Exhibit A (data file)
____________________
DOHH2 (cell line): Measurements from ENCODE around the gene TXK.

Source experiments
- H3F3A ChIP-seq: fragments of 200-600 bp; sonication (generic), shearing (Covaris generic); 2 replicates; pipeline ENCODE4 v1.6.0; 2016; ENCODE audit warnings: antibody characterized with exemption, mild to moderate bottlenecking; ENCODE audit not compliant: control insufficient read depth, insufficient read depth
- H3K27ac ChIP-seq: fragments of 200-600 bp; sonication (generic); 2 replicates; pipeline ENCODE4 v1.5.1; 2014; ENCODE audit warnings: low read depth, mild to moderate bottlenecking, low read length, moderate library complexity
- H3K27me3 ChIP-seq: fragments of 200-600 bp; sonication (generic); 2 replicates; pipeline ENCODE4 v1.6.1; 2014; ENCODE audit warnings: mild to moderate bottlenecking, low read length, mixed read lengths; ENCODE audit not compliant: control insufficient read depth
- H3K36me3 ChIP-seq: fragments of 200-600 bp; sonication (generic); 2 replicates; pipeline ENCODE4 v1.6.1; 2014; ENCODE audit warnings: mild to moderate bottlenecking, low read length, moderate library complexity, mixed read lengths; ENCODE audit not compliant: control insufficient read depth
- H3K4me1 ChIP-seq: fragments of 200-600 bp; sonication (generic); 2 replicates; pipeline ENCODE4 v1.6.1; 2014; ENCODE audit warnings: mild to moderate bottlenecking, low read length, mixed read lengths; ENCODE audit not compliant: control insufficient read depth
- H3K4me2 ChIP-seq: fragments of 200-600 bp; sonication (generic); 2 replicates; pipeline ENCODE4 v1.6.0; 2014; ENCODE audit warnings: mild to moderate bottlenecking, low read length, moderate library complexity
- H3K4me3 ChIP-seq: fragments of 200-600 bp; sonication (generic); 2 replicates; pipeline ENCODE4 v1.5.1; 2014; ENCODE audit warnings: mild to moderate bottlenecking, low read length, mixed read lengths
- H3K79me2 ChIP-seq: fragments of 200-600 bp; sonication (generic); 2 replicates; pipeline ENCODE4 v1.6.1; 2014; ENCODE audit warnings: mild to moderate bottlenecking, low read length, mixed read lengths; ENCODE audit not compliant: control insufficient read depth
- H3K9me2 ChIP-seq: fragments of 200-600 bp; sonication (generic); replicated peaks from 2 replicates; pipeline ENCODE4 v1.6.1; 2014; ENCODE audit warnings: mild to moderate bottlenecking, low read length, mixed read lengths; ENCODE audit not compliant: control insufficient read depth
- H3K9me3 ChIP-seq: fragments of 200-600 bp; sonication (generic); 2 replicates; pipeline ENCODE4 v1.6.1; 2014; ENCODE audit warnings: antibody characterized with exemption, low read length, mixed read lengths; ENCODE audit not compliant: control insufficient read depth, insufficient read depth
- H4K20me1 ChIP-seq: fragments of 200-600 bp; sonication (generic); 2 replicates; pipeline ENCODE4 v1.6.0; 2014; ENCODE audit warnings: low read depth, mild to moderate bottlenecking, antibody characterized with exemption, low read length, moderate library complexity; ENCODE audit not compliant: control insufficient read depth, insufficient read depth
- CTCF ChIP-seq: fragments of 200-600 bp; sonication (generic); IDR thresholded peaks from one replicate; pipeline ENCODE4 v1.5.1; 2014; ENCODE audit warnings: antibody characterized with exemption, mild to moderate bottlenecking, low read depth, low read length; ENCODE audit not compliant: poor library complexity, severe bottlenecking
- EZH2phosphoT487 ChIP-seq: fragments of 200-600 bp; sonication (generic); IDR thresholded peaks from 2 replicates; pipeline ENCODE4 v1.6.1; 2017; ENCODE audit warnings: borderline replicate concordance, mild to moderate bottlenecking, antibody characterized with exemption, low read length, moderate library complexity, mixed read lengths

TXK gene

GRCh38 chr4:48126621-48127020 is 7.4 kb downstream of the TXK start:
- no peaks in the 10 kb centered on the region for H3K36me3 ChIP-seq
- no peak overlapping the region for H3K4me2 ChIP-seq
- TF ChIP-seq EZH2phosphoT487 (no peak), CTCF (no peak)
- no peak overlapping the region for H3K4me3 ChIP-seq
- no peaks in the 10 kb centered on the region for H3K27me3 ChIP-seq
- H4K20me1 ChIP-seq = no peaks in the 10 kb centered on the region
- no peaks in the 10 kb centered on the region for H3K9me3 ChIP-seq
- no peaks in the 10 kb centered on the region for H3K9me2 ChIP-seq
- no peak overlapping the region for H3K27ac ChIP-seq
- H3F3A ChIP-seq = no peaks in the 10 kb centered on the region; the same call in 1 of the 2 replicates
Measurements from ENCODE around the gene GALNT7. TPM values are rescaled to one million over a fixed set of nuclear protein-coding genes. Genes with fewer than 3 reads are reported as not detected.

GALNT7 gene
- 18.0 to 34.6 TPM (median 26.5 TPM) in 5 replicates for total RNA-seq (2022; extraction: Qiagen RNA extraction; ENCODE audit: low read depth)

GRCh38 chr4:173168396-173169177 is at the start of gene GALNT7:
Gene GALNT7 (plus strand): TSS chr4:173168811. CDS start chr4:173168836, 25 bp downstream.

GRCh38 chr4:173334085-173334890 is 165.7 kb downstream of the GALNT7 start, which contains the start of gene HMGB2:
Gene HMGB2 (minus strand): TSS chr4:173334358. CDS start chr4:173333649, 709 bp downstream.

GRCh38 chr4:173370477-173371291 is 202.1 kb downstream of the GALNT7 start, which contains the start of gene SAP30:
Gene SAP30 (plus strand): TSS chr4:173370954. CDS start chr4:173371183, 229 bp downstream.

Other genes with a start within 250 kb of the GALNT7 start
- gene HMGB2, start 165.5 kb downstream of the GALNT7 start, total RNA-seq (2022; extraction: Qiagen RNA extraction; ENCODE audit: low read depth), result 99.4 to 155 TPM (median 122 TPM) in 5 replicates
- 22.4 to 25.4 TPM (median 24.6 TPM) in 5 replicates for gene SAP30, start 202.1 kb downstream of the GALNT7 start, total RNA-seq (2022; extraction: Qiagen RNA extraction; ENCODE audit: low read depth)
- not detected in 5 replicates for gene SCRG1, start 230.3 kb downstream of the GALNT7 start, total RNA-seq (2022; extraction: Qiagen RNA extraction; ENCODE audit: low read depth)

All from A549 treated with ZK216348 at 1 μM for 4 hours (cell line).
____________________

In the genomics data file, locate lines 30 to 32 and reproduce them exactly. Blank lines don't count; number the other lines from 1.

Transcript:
- 18.0 to 34.6 TPM (median 26.5 TPM) in 5 replicates for total RNA-seq (2022; extraction: Qiagen RNA extraction; ENCODE audit: low read depth)

GRCh38 chr4:173168396-173169177 is at the start of gene GALNT7:
Gene GALNT7 (plus strand): TSS chr4:173168811. CDS start chr4:173168836, 25 bp downstream.